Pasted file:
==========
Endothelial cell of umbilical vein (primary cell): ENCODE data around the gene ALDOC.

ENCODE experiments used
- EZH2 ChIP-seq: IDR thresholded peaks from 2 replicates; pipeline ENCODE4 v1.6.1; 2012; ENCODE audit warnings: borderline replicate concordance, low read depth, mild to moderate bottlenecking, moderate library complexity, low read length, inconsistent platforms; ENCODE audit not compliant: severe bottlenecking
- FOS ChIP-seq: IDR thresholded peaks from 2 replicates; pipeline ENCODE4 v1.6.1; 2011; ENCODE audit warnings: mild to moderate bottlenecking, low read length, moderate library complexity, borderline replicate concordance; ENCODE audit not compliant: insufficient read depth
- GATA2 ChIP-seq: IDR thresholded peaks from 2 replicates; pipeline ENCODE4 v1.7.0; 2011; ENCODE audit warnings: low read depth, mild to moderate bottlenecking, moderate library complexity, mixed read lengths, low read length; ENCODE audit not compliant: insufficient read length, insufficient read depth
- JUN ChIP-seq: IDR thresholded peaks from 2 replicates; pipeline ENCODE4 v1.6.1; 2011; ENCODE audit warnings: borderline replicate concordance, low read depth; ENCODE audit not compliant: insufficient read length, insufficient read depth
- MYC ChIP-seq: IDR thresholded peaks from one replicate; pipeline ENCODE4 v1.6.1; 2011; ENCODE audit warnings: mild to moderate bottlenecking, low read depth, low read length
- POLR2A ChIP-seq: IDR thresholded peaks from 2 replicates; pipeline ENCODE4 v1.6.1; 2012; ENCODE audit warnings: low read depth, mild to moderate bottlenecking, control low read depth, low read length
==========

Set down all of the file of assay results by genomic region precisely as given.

Endothelial cell of umbilical vein (primary cell): ENCODE data around the gene ALDOC.

ENCODE experiments used
- EZH2 ChIP-seq: IDR thresholded peaks from 2 replicates; pipeline ENCODE4 v1.6.1; 2012; ENCODE audit warnings: borderline replicate concordance, low read depth, mild to moderate bottlenecking, moderate library complexity, low read length, inconsistent platforms; ENCODE audit not compliant: severe bottlenecking
- FOS ChIP-seq: IDR thresholded peaks from 2 replicates; pipeline ENCODE4 v1.6.1; 2011; ENCODE audit warnings: mild to moderate bottlenecking, low read length, moderate library complexity, borderline replicate concordance; ENCODE audit not compliant: insufficient read depth
- GATA2 ChIP-seq: IDR thresholded peaks from 2 replicates; pipeline ENCODE4 v1.7.0; 2011; ENCODE audit warnings: low read depth, mild to moderate bottlenecking, moderate library complexity, mixed read lengths, low read length; ENCODE audit not compliant: insufficient read length, insufficient read depth
- JUN ChIP-seq: IDR thresholded peaks from 2 replicates; pipeline ENCODE4 v1.6.1; 2011; ENCODE audit warnings: borderline replicate concordance, low read depth; ENCODE audit not compliant: insufficient read length, insufficient read depth
- MYC ChIP-seq: IDR thresholded peaks from one replicate; pipeline ENCODE4 v1.6.1; 2011; ENCODE audit warnings: mild to moderate bottlenecking, low read depth, low read length
- POLR2A ChIP-seq: IDR thresholded peaks from 2 replicates; pipeline ENCODE4 v1.6.1; 2012; ENCODE audit warnings: low read depth, mild to moderate bottlenecking, control low read depth, low read length